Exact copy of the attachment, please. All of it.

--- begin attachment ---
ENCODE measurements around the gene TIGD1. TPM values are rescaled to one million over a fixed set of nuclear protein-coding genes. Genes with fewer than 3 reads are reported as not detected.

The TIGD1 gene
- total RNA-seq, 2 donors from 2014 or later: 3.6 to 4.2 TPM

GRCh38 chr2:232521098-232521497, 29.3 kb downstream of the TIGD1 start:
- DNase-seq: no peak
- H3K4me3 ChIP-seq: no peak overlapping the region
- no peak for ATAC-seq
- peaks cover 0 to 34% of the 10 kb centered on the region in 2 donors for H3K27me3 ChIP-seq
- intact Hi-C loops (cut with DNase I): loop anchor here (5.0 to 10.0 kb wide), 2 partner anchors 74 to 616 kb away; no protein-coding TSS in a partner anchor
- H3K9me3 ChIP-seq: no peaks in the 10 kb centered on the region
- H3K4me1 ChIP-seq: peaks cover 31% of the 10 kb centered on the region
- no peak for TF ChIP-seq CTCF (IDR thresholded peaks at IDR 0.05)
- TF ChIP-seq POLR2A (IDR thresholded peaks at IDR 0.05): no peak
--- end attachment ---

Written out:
ENCODE measurements around the gene TIGD1. TPM values are rescaled to one million over a fixed set of nuclear protein-coding genes. Genes with fewer than 3 reads are reported as not detected.

The TIGD1 gene
- total RNA-seq, 2 donors from 2014 or later: 3.6 to 4.2 TPM

GRCh38 chr2:232521098-232521497, 29.3 kb downstream of the TIGD1 start:
- DNase-seq: no peak
- H3K4me3 ChIP-seq: no peak overlapping the region
- no peak for ATAC-seq
- peaks cover 0 to 34% of the 10 kb centered on the region in 2 donors for H3K27me3 ChIP-seq
- intact Hi-C loops (cut with DNase I): loop anchor here (5.0 to 10.0 kb wide), 2 partner anchors 74 to 616 kb away; no protein-coding TSS in a partner anchor
- H3K9me3 ChIP-seq: no peaks in the 10 kb centered on the region
- H3K4me1 ChIP-seq: peaks cover 31% of the 10 kb centered on the region
- no peak for TF ChIP-seq CTCF (IDR thresholded peaks at IDR 0.05)
- TF ChIP-seq POLR2A (IDR thresholded peaks at IDR 0.05): no peak